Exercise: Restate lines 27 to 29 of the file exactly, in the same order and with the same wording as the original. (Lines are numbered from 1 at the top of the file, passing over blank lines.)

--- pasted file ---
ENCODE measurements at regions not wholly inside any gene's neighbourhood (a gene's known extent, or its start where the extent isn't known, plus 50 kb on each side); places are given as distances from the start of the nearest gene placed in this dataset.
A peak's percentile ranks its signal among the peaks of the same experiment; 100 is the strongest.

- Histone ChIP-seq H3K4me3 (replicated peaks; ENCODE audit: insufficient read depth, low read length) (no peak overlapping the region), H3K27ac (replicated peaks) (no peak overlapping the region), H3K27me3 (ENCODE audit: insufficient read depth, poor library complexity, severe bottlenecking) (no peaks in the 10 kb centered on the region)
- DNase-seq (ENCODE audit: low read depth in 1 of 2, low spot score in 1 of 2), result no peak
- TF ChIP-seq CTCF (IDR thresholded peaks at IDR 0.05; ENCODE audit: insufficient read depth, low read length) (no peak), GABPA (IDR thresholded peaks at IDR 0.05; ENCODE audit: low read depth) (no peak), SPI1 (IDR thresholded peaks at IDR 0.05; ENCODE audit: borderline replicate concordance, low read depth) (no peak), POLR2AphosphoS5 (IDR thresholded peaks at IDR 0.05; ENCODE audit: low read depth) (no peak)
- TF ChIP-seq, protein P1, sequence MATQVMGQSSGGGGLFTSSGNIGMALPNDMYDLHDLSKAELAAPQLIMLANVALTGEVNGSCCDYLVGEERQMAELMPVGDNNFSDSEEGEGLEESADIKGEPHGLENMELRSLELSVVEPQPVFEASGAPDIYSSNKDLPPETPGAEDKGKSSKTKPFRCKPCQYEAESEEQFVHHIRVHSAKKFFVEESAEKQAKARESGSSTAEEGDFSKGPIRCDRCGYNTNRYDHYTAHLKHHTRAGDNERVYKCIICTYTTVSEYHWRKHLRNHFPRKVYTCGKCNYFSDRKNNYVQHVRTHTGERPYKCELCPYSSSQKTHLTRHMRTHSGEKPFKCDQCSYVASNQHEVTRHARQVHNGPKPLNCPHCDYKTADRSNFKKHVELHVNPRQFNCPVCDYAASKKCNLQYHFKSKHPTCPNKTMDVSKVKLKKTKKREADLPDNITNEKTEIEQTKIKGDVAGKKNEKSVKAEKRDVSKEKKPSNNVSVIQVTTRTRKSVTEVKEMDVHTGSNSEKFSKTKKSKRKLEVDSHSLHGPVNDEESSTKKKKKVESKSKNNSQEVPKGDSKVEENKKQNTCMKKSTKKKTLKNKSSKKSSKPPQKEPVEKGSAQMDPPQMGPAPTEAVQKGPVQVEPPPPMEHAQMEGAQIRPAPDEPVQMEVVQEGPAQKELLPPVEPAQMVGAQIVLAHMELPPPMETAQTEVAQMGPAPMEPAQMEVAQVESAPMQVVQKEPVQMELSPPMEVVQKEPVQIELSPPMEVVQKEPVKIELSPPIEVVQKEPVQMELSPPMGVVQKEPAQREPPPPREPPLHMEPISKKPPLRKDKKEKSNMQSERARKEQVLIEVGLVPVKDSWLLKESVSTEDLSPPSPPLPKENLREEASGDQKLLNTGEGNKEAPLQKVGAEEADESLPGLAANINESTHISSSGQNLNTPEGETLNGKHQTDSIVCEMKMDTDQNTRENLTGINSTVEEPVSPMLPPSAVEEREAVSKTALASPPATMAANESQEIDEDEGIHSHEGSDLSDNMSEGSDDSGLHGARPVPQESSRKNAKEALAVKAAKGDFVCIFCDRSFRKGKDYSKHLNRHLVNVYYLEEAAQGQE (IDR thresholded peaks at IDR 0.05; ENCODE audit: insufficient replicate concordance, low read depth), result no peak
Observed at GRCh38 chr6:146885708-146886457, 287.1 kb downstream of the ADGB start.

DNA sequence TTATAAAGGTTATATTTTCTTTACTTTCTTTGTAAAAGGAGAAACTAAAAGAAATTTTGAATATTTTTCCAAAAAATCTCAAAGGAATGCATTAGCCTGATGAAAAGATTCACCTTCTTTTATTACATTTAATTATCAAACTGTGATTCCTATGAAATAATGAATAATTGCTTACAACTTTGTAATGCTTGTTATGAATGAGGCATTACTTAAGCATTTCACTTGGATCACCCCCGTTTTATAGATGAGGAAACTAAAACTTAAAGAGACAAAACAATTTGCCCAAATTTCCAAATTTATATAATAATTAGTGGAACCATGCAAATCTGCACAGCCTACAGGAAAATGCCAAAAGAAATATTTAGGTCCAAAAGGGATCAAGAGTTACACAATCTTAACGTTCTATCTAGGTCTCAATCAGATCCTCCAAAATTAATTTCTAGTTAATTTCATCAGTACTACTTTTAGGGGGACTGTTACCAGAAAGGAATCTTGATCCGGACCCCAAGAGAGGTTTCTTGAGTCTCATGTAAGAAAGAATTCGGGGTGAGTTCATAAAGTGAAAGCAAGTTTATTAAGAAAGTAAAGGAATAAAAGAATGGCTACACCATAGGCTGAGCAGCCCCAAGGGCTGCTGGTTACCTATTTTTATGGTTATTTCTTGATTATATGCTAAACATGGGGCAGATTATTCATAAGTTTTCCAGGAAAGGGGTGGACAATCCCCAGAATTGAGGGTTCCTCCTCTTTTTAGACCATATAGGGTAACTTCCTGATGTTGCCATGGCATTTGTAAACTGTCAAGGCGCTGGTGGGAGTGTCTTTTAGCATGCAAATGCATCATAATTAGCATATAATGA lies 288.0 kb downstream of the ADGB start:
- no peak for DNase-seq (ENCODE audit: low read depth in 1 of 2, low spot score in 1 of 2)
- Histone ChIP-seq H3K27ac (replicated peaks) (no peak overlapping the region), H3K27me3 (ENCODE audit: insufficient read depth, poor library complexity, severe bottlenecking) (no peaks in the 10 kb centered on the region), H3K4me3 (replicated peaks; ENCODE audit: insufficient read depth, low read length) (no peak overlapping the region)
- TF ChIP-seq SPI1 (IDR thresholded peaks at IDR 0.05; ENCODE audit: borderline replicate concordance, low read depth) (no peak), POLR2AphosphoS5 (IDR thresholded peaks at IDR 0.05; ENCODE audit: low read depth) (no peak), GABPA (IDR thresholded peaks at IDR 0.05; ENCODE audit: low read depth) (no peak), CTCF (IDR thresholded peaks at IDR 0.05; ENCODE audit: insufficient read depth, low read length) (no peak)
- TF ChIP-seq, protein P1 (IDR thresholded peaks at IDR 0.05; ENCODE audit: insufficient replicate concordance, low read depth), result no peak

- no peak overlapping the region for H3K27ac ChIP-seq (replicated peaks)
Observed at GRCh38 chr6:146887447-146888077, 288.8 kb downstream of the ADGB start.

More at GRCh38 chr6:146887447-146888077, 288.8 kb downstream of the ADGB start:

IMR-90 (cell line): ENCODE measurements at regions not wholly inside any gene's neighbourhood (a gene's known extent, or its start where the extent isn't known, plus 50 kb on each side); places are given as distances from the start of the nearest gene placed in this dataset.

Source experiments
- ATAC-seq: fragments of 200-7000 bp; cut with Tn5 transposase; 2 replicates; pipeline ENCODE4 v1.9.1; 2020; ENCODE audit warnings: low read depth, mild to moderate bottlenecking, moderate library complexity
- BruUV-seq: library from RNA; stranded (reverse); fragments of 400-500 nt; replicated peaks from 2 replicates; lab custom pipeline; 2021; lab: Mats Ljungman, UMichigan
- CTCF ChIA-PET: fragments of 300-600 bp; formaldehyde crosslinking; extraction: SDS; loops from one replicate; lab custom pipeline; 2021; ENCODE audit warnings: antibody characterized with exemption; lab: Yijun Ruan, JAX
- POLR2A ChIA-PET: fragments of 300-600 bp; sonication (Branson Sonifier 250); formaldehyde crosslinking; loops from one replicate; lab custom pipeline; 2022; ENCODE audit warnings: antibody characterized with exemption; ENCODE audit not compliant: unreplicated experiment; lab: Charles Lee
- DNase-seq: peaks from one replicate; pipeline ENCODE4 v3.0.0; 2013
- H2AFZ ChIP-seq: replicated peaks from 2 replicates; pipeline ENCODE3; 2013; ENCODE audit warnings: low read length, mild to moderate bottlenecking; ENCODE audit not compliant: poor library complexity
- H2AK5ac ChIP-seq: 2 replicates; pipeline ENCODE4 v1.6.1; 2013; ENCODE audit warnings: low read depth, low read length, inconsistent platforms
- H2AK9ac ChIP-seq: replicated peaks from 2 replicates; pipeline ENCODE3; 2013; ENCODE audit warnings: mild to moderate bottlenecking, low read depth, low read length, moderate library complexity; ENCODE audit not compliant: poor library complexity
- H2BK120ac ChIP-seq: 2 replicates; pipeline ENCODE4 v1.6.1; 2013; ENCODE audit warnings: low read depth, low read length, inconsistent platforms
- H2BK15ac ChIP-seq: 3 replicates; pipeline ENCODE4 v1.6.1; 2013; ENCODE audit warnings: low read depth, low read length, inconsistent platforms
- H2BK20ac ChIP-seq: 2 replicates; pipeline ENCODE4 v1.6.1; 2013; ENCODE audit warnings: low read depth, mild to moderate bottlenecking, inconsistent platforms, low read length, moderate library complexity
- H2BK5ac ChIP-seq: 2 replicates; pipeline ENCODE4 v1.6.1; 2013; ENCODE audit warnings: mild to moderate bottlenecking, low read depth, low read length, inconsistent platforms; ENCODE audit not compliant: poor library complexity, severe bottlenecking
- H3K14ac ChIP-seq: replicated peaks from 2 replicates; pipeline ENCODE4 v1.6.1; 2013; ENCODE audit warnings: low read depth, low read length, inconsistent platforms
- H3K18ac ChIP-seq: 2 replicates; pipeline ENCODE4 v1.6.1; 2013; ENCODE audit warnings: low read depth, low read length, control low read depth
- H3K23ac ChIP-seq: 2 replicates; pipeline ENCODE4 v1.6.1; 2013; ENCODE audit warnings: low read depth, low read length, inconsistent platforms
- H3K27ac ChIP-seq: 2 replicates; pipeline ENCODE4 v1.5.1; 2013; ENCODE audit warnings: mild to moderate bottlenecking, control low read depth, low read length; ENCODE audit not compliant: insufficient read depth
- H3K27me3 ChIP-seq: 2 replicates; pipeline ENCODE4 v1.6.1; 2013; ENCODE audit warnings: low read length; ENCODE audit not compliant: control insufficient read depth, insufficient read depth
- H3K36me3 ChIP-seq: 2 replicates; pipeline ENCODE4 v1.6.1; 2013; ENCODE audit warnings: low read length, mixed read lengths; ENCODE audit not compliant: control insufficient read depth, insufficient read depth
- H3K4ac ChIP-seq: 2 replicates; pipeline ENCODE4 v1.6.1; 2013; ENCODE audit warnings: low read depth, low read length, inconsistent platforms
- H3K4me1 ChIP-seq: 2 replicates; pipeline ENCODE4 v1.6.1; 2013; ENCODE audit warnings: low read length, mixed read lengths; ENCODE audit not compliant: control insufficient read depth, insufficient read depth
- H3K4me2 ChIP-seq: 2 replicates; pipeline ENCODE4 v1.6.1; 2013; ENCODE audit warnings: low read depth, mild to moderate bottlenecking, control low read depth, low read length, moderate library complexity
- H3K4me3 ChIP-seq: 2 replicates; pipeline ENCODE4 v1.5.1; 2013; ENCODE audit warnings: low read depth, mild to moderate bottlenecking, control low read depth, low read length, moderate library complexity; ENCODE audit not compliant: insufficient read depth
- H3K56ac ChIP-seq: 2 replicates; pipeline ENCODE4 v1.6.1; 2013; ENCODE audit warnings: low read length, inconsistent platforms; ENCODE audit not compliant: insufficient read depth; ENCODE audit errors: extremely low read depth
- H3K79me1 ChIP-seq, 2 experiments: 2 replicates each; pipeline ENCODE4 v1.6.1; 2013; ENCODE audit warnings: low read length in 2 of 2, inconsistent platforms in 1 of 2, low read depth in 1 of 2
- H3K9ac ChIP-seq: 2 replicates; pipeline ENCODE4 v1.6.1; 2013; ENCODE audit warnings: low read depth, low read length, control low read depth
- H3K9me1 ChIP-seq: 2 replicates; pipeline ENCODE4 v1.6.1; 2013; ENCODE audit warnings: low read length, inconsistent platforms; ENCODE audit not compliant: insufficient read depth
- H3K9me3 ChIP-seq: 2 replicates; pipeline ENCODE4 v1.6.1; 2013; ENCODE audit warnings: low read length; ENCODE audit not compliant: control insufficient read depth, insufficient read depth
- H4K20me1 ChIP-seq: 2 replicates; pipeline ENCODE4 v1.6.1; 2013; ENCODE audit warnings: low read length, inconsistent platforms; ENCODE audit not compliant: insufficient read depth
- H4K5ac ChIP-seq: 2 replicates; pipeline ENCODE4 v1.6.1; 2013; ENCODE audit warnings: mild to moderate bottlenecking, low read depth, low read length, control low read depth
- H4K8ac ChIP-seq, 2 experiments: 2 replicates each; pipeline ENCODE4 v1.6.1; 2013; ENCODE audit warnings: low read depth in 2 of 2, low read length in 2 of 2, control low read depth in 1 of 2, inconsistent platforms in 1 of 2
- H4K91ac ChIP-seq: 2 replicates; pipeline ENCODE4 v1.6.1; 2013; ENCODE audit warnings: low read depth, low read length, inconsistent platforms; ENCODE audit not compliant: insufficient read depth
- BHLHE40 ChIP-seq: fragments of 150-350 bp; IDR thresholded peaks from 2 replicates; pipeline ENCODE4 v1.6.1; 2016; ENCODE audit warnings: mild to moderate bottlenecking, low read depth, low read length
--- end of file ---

- H2BK15ac ChIP-seq: 3 replicates; pipeline ENCODE4 v1.6.1; 2013; ENCODE audit warnings: low read depth, low read length, inconsistent platforms
- H2BK20ac ChIP-seq: 2 replicates; pipeline ENCODE4 v1.6.1; 2013; ENCODE audit warnings: low read depth, mild to moderate bottlenecking, inconsistent platforms, low read length, moderate library complexity
- H2BK5ac ChIP-seq: 2 replicates; pipeline ENCODE4 v1.6.1; 2013; ENCODE audit warnings: mild to moderate bottlenecking, low read depth, low read length, inconsistent platforms; ENCODE audit not compliant: poor library complexity, severe bottlenecking